http://online.wsj.com/article/PR-CO-201 ... 07639.html

Keep in mind that this is a company document, and probably just as generous with the facts as one from say, Lockheed Martin.
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Unread post28 Aug 2013, 18:44

Those range improvements are with EPE engines, which a re unfunded.
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Unread post28 Aug 2013, 19:58

SpudmanWP wrote:Those range improvements are with EPE engines, which a re unfunded.


Not so fast. Today's press release states, "The tests also showed that the CFTs increase the jet’s combat radius by up to 130 nautical miles, for a total combat radius of more than 700 nautical miles." The testbed aircraft is a Block II -F with standard engines. Significantly greater ranges can be achieved by installing EPEs, swapping the weapons pod with a CL tank, changing the load out and mission profiles, etc.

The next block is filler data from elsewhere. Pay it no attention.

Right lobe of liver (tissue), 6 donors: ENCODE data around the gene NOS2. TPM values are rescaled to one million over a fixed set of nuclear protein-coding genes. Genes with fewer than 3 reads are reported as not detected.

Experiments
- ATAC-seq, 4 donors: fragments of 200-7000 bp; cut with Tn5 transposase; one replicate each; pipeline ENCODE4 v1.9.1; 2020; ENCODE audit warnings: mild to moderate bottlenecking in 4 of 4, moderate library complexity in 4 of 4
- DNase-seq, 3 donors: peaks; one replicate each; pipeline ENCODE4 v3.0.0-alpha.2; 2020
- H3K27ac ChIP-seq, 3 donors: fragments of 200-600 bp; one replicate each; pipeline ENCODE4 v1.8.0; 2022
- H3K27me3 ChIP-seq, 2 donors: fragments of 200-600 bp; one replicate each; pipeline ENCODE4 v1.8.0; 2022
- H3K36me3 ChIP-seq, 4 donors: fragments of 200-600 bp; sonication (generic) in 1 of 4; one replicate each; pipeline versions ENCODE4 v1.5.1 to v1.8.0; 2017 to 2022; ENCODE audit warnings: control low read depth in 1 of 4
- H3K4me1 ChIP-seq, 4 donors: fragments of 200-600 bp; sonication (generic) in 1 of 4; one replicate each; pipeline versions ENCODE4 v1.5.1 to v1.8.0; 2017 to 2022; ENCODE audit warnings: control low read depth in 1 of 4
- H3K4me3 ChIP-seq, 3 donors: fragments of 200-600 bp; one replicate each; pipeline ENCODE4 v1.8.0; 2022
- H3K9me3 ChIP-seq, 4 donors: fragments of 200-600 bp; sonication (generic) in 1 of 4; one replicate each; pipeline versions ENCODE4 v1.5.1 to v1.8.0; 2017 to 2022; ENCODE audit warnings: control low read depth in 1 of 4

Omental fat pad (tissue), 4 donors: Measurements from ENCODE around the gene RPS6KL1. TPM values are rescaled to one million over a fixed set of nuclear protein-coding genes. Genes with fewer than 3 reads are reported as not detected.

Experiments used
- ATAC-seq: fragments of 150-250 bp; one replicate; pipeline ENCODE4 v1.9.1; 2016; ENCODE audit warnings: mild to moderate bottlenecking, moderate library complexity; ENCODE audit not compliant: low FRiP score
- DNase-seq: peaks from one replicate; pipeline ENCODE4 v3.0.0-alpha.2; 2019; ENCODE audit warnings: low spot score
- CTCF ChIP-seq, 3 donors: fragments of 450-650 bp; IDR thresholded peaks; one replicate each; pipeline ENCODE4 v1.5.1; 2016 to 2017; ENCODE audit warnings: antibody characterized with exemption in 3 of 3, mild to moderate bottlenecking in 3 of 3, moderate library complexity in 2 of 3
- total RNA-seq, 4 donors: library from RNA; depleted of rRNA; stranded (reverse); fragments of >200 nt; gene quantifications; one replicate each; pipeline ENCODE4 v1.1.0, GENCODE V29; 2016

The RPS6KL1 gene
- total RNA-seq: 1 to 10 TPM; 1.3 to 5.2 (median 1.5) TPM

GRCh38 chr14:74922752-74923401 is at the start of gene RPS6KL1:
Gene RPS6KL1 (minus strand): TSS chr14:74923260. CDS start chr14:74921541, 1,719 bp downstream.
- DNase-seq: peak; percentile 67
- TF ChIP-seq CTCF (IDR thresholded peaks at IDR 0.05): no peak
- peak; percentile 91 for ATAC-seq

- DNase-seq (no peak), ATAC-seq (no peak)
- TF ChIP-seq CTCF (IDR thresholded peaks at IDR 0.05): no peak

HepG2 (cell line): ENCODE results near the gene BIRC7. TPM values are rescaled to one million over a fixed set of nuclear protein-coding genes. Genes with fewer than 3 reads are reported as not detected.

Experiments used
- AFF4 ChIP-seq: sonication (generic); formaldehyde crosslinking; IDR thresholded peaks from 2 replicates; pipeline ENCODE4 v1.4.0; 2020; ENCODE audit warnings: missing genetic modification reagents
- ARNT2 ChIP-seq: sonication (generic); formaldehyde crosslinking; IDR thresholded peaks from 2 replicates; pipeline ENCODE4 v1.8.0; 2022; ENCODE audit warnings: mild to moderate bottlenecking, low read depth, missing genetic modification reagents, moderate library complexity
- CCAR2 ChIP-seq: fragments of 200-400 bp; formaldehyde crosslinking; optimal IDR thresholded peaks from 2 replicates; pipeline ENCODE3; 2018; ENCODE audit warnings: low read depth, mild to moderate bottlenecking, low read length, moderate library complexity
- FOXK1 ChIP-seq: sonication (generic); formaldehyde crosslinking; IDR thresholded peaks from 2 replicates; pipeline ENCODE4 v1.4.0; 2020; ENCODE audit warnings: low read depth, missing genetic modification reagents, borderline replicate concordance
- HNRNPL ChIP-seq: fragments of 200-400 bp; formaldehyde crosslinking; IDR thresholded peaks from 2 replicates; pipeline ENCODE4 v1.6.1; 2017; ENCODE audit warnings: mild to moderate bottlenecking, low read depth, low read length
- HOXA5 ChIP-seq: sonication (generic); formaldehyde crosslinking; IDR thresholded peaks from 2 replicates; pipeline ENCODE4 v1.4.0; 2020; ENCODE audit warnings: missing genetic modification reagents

The points that Boeing seems to be making is that tactically significant increases in range and level of stealthiness can be made at relatively low risk and cost - which at this point are borne by industry partners. Further performance enhancements are possible, but that would require funding by the Navy. All this is on top of the new multi-ship passive sensing developments currently funded and under development.
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Unread post28 Aug 2013, 23:19

maus92 wrote:A F/A-18F was fitted with CFTs and a weapons pod has shown to reduce its radar signature by 50%...
1/2 the current signature still isn't much to crow about; the pod remains a pointless expense. However, the extra gas, power, and avionics would be a huge upgrade provided they can be back-fitted in a cost effective manner. Of course, I'm rather disappointed with Boeing's approach; gluing aeroshells to the outside of a demonstrator for a photo-op is clearly a marketing stunt directed at the less-informed. EPE should be the first priority because it would improve range/performance with the least amount of modification.